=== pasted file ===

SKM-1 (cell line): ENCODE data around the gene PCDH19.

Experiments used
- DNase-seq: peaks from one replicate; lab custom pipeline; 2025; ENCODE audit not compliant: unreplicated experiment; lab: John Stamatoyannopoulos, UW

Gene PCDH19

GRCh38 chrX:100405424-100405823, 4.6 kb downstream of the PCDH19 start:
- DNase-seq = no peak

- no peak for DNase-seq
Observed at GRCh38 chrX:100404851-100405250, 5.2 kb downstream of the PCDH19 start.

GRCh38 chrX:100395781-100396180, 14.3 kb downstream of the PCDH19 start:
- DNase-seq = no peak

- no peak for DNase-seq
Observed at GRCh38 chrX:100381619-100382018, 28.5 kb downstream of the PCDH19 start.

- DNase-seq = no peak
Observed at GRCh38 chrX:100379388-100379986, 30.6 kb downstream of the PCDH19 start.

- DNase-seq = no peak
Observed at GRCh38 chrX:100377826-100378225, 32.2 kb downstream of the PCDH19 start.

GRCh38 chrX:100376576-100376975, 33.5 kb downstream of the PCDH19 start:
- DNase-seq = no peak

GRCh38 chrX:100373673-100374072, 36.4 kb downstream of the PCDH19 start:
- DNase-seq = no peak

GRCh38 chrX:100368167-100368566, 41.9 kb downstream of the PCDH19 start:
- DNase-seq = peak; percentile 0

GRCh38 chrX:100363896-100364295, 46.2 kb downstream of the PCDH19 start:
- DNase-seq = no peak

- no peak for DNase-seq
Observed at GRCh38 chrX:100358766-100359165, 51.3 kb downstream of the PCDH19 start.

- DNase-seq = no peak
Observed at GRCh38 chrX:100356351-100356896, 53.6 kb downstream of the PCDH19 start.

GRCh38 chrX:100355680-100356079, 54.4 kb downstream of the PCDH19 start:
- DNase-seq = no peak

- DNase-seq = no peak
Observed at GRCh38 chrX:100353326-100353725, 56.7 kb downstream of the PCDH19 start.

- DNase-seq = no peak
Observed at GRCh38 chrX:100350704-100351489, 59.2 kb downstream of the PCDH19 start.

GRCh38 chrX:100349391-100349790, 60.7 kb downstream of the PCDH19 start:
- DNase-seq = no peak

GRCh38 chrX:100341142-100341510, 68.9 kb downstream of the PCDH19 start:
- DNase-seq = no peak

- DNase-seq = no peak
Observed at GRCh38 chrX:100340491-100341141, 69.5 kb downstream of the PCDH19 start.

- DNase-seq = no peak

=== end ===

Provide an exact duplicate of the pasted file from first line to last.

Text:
SKM-1 (cell line): ENCODE data around the gene PCDH19.

Experiments used
- DNase-seq: peaks from one replicate; lab custom pipeline; 2025; ENCODE audit not compliant: unreplicated experiment; lab: John Stamatoyannopoulos, UW

Gene PCDH19

GRCh38 chrX:100405424-100405823, 4.6 kb downstream of the PCDH19 start:
- DNase-seq = no peak

- no peak for DNase-seq
Observed at GRCh38 chrX:100404851-100405250, 5.2 kb downstream of the PCDH19 start.

GRCh38 chrX:100395781-100396180, 14.3 kb downstream of the PCDH19 start:
- DNase-seq = no peak

- no peak for DNase-seq
Observed at GRCh38 chrX:100381619-100382018, 28.5 kb downstream of the PCDH19 start.

- DNase-seq = no peak
Observed at GRCh38 chrX:100379388-100379986, 30.6 kb downstream of the PCDH19 start.

- DNase-seq = no peak
Observed at GRCh38 chrX:100377826-100378225, 32.2 kb downstream of the PCDH19 start.

GRCh38 chrX:100376576-100376975, 33.5 kb downstream of the PCDH19 start:
- DNase-seq = no peak

GRCh38 chrX:100373673-100374072, 36.4 kb downstream of the PCDH19 start:
- DNase-seq = no peak

GRCh38 chrX:100368167-100368566, 41.9 kb downstream of the PCDH19 start:
- DNase-seq = peak; percentile 0

GRCh38 chrX:100363896-100364295, 46.2 kb downstream of the PCDH19 start:
- DNase-seq = no peak

- no peak for DNase-seq
Observed at GRCh38 chrX:100358766-100359165, 51.3 kb downstream of the PCDH19 start.

- DNase-seq = no peak
Observed at GRCh38 chrX:100356351-100356896, 53.6 kb downstream of the PCDH19 start.

GRCh38 chrX:100355680-100356079, 54.4 kb downstream of the PCDH19 start:
- DNase-seq = no peak

- DNase-seq = no peak
Observed at GRCh38 chrX:100353326-100353725, 56.7 kb downstream of the PCDH19 start.

- DNase-seq = no peak
Observed at GRCh38 chrX:100350704-100351489, 59.2 kb downstream of the PCDH19 start.

GRCh38 chrX:100349391-100349790, 60.7 kb downstream of the PCDH19 start:
- DNase-seq = no peak

GRCh38 chrX:100341142-100341510, 68.9 kb downstream of the PCDH19 start:
- DNase-seq = no peak

- DNase-seq = no peak
Observed at GRCh38 chrX:100340491-100341141, 69.5 kb downstream of the PCDH19 start.

- DNase-seq = no peak